There comes a point when some traditions can be set aside.

The Faroese claim that killing pilot whales is sustainable — their numbers are such that the deaths do not threaten the species — but that misses the point. Pilot whales may not be classed as endangered, but the slaughter of a large community of sentient beings does not seem to be justified by the argument that there are plenty more where they came from.

The Faroese also claim that this activity is wholly legal.

‘Whaling in the Faroe Islands is conducted in accordance with international law and globally recognised principles of sustainable development,’ Nolsoe said.

The law here is complicated. Falling whale numbers led to an international moratorium on whaling in 1986 — but the International Whaling Commission still allows some ‘subsistence’ whaling.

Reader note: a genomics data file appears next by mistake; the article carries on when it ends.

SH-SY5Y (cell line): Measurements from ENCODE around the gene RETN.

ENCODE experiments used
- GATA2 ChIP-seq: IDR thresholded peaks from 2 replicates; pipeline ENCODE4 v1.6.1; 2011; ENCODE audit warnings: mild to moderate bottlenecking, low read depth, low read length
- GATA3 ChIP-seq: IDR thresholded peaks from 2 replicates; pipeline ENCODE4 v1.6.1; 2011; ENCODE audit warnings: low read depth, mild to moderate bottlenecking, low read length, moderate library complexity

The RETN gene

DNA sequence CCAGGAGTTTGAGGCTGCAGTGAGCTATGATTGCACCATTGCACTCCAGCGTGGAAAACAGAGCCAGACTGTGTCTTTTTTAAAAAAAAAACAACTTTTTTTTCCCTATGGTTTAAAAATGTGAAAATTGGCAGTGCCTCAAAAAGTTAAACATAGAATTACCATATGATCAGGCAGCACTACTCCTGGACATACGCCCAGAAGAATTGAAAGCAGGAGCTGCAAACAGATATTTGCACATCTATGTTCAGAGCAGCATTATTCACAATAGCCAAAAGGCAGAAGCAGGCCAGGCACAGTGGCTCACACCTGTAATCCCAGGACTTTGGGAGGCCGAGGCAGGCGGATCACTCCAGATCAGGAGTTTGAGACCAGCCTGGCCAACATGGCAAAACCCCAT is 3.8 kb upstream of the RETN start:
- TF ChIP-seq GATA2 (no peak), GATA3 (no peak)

There is also disagreement about whether smaller whales, among them pilot whales, should be covered by the ban.

On the legality of their hunt, the islanders are challenged by the conservation organisation Sea Shepherd.

‘Pilot whaling is illegal. It is illegal in Europe, it’s illegal in Denmark, therefore it is illegal in the Faroe Islands. Denmark claims it is for the Faroe Islands to decide whether to stop whaling but this is not true,’ said Liesbeth Zegveld, lawyer for Sea Shepherd. She claims that Denmark has a legal duty to stop the whaling.

The organisation is preparing to proceed against the Kingdom of Denmark, challenging the legality of hunting pilot whales. This represents a change of tactics: Sea Shepherd previously sent activists to disrupt hunts.

It is becoming a political issue. The mainland Danish government doesn’t want to alienate the Faroese but neither do they want a Europe-wide reputation for barbarism. If they can’t keep both sides sweet — and that looks increasingly unlikely — they will look in vain for a solution.

The Faroese are in other ways an extremely impressive people, independent-minded and tenacious of their culture.

But, like sharks, cultures must keep moving forward or they die. It is time the islanders put an end to this shameful bloodshed on their beaches.